Have you ever seen a wolverine? Why researchers want to know

The group plans to use the information to find spots where wolverines reproduce

A wolf and a wolverine were caught on camera fighting over dinner inside Denali National Park and Preserve, Alaska, in February.

If you see a wolverine while out on a weekend hike, a team of researchers wants to know about it.

Wolverine Watch, a research group working with Selkirk College in Castlegar, and the B.C. Ministry of Forests, Lands, Natural Resource Operations and Rural Development is asking people to report sightings of the creatures if they spot dens, tracks, and other evidence of wolverines when in the backcountry.

cbc wolverine

It's rare to come across a wolverine in the wild, but reporting sightings could help researchers with conservation efforts for the at-risk species. Credit: CBC News

The group, made up of six people from B.C. and Alberta, plan to use the information to find spots where wolverines reproduce in an effort to protect and conserve those areas, ultimately conserving the species, which is currently considered at risk in B.C.

"One of the reasons that they're at risk is that they're really dependent on snow," project co-lead Doris Hausleitner told Daybreak Southhost Chris Walker.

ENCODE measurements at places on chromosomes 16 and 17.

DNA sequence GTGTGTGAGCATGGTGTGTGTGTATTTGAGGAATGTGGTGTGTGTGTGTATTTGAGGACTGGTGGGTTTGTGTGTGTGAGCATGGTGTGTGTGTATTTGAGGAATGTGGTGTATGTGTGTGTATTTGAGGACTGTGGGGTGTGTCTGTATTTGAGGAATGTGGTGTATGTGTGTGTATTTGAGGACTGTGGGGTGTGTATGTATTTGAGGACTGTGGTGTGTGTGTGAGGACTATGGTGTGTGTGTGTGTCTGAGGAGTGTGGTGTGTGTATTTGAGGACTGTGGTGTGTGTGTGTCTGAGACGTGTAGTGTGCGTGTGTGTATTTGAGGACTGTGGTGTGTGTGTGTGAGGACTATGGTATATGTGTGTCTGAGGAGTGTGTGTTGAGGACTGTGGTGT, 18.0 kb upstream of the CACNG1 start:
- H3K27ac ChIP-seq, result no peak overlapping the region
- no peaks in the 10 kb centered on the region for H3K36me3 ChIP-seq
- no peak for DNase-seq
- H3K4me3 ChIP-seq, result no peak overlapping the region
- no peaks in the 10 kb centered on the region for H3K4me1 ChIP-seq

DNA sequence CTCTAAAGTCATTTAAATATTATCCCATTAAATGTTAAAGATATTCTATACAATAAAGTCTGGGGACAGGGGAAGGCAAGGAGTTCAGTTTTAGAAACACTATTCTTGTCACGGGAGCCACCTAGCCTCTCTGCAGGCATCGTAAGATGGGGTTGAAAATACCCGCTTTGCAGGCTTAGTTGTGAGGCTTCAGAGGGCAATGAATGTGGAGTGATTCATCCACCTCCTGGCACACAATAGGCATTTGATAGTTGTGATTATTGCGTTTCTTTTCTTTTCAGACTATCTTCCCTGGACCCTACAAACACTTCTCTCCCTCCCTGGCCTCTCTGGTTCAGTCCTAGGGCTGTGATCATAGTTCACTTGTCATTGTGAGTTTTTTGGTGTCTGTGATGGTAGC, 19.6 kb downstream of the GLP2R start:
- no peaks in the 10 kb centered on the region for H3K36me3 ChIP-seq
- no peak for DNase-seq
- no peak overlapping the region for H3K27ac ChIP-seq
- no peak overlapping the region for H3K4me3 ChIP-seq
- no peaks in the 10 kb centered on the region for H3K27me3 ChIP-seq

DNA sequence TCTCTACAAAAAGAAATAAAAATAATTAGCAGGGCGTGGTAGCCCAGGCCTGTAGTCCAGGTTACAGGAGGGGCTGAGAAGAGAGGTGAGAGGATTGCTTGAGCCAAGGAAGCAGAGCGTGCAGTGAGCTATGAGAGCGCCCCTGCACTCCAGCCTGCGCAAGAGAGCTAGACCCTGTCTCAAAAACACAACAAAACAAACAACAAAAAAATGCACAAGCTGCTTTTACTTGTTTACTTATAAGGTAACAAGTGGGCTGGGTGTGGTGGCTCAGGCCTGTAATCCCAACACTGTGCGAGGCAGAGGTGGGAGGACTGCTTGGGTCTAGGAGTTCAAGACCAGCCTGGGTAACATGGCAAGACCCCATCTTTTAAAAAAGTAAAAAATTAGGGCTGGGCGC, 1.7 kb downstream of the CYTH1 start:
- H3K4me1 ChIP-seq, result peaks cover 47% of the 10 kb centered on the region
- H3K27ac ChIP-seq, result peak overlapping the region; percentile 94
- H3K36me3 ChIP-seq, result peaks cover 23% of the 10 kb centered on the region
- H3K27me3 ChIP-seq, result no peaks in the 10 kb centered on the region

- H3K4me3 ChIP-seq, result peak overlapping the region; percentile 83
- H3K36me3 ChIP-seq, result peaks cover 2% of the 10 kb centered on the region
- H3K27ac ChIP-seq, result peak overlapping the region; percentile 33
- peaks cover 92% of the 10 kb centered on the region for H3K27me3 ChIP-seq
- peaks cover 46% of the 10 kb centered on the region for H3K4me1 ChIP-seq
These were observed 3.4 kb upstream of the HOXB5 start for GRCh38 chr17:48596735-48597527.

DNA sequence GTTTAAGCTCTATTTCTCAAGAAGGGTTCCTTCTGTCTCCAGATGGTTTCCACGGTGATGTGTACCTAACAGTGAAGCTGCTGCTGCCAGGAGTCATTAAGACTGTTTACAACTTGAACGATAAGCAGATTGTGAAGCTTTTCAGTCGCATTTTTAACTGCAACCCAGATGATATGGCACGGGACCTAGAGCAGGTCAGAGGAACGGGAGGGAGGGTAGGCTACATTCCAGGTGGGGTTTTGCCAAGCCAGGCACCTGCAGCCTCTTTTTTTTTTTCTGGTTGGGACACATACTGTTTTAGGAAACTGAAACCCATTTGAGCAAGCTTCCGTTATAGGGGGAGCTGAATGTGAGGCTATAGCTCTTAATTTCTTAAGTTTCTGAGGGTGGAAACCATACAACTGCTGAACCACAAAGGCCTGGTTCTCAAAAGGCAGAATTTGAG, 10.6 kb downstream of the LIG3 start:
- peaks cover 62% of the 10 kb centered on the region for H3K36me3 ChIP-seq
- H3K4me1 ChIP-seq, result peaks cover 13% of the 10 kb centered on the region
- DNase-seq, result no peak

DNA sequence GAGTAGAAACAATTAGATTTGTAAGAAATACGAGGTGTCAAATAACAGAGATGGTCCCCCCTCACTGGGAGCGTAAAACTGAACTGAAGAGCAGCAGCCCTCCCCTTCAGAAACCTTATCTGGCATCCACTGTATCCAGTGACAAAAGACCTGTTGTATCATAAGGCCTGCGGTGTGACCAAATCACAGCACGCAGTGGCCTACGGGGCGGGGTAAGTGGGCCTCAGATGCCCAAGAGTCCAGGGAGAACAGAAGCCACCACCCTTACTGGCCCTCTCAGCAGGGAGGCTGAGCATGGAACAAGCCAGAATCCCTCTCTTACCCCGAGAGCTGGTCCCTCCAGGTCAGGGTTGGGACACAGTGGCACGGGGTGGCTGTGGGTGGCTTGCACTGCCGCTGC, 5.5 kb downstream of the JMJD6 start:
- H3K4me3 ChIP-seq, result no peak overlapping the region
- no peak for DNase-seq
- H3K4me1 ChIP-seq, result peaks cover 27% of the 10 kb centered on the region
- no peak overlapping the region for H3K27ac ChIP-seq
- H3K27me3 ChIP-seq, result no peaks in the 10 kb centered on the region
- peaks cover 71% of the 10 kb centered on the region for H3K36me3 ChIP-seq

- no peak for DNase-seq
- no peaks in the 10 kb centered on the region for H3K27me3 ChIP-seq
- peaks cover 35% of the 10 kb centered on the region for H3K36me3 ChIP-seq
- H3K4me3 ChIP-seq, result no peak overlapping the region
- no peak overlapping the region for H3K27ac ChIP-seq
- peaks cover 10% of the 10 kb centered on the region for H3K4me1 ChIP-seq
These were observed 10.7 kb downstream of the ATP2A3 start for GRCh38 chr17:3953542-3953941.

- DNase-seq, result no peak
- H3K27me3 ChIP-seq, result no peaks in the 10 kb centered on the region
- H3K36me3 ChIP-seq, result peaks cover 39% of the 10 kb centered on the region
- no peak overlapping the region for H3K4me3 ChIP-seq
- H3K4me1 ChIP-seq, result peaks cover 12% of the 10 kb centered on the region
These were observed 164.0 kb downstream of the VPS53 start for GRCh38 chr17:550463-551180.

"[They depend] on snow for travel, on snow for denning, and they also even refrigerate or [store] their food in the snow."

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In the future, Hausleitner said the amount of snowfall is likely to change as the climate changes. "That really puts them at risk."

Hausleitner has been studying the mammals for six years, but the data hasn't been able to show the researchers where key reproduction spots are. She hopes reports from the public will help.

"All of the sightings that we get are useful," she said.


There have been reports of wolverine sightings all the way from Alaska to the Purcell, Kootenay, Columbia and Rocky mountain ranges, but Wolverine Watch is focusing primarily on the ranges in the B.C. Interior.

Wolverines are the size of a cocker spaniel, but look more like a small bear with a large bushy tail, a large head and almost no neck.

Though there have been no reports of altercations between humans and wolverines anywhere in North America, Hausleitner said.

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And she advises against approaching one.

"The idea is not to follow them but to observe what they're doing and the direction they're travelling and the behavior that they may have associated with what they're doing but but not to approach them."

Their distinct loping movement creates unique tracks in the snow.

"They have one foot that's always kind of a leading leg, so their patterns are in in threes or twos and they're almost diagonal across the snow, but they are always moving in a straight line, like they have a mission," Hausleitner said.

Because wolverine scat is so similar to coyote scat, Hausleitner said they aren't asking for reports of droppings. She said even she has a hard time distinguishing the two, unless it's associate with tracks.

With files from Daybreak South.

This article was originally published by CBC News and written by Courtney Dickson.